Jul 18, 2011, 1:07 PM
have been abundantly informed and advised to cherish peace and shun violence,
or any semblance of it, for the nation to see through a peaceful electoral
process tomorrow, December 1, as we go to the polls to vote for a president to
steer the affairs of this country.
The latest advice, in addition to the call for peace and law and order in the country, has again come from the Gambia Police Force, which “wishes to advise the general public to proceed on their legal businesses upon casting their votes, and avoid loitering or grouping around polling stations”.
This indeed is in place to ensure that peace, law and order prevail in this country. We are all kith and kin and we will always remain so, but elections come and go; so let’s preserve peace and avoid anything that will create chaos and turmoil in our midst.
We should endeavour to heed the advice of the police as loitering or grouping around polling stations may lead to unforeseen circumstances and clashes.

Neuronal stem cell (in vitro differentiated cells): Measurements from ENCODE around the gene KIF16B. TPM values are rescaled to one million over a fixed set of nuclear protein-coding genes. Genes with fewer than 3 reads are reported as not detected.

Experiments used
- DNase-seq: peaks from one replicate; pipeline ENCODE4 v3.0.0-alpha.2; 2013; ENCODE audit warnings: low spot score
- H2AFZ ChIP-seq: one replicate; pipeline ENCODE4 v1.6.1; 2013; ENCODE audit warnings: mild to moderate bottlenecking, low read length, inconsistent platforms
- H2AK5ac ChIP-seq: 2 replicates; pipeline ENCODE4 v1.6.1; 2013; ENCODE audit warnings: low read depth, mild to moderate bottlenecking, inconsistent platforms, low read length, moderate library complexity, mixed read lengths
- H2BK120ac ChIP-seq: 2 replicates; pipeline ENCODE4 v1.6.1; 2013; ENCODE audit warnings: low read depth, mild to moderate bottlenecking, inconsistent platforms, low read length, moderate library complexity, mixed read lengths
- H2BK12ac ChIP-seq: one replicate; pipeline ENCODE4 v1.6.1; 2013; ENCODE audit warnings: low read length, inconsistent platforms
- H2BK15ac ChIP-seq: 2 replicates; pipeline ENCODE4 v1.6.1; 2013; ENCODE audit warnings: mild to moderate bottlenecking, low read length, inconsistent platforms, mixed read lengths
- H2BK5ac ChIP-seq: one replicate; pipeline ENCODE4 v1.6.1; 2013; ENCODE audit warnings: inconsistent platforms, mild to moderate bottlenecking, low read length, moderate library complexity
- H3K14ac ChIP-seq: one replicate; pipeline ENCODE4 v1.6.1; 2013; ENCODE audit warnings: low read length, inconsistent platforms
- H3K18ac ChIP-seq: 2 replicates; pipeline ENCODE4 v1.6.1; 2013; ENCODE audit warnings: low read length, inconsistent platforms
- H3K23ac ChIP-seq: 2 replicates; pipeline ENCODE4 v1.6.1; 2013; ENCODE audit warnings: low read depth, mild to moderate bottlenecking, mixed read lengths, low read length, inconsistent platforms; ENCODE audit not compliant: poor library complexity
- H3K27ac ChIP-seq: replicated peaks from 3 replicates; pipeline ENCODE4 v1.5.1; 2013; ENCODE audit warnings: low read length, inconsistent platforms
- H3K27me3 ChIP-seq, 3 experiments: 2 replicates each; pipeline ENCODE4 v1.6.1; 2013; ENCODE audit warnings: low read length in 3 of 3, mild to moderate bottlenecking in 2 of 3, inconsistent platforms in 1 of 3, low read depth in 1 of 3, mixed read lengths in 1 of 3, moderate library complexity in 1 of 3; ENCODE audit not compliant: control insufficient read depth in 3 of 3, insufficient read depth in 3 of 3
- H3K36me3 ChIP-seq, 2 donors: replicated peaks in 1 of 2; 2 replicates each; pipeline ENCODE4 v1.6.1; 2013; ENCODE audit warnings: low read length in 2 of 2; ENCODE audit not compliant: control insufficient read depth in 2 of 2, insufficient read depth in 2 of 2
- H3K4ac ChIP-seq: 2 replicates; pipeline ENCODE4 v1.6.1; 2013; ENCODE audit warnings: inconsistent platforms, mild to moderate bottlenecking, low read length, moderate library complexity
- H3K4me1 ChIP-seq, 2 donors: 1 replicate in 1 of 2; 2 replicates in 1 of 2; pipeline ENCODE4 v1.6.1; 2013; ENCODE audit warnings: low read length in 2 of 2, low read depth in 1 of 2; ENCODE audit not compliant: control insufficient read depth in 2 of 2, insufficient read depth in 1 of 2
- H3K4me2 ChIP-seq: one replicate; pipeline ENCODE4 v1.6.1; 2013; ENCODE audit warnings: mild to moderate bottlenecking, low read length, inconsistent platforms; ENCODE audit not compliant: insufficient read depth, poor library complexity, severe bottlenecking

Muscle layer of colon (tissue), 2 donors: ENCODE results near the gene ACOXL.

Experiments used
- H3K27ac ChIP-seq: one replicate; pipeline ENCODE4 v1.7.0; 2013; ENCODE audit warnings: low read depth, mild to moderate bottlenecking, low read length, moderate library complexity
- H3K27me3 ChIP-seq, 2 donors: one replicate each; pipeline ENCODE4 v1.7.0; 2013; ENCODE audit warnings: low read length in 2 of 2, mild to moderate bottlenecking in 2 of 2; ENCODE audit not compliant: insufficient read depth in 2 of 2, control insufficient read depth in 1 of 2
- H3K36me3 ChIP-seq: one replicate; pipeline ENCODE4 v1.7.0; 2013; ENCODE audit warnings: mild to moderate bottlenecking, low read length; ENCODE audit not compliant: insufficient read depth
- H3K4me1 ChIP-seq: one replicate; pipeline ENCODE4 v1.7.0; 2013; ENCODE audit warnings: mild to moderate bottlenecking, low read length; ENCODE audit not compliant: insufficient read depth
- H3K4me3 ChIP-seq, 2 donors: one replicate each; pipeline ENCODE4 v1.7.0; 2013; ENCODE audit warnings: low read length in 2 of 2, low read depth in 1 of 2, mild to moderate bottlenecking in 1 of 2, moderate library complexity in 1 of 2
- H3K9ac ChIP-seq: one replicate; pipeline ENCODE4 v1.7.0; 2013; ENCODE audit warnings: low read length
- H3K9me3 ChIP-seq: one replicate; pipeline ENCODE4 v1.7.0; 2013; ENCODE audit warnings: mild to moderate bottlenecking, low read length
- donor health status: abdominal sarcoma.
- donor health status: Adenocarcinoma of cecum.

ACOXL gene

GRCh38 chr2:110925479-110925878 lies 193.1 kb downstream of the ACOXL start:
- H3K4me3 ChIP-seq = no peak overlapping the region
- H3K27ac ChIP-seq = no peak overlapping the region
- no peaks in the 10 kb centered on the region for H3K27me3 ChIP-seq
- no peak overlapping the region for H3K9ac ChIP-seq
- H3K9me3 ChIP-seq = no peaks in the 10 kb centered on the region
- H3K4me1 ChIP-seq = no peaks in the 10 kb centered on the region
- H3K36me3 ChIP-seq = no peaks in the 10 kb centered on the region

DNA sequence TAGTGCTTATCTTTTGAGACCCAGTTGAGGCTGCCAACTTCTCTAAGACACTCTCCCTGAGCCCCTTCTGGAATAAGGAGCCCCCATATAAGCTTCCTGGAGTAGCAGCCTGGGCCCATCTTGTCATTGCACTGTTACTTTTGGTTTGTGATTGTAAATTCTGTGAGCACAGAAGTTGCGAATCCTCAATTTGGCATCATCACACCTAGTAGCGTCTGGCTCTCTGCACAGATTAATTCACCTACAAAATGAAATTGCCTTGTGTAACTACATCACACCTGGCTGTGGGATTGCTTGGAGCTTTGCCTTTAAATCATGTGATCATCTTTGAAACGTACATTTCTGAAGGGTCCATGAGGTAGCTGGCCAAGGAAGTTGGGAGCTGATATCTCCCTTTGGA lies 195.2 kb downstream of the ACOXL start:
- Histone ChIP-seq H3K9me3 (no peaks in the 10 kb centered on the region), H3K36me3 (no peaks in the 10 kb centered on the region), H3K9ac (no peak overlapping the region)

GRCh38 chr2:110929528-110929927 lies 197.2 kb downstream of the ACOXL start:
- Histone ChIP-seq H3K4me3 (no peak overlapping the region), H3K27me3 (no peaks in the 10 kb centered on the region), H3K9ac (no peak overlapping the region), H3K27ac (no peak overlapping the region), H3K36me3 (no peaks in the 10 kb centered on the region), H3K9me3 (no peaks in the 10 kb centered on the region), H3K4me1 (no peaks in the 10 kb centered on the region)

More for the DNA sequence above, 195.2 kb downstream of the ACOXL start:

All we have to do is to go peacefully and secretly cast our votes for the candidates of our choice, and return home to wait for the results.
The Independent Electoral Commission (IEC) and our party representatives, as well as election observers would be capable enough to oversee the voting and counting process of the ballot.
Another good development worthy of note in this presidential election campaign is the fact that the IEC ensured that all political parties or standard bearers are given equal time and opportunities to campaign across the country and via the state media without hindrance or bias.
The state TV and radio stations of GRTS have also been applying themselves professionally, especially in their covering and reporting of the campaign trails of all political parties and presidential aspirants in the election.
The IEC and, indeed, GRTS have gone the extra-mile to observe the UN and AU recommendations of giving equal space and time to all presidential candidates and their parties in the run up to the December 1 polls, which is tomorrow.
So we say well done to the IEC and GRTS, and hope this trend continues in all electoral processes of this country.
We would also like to commend the IEC for doing on-the-spot counting for the first time in elections in The Gambia.
“Let's cherish peace and law and order.”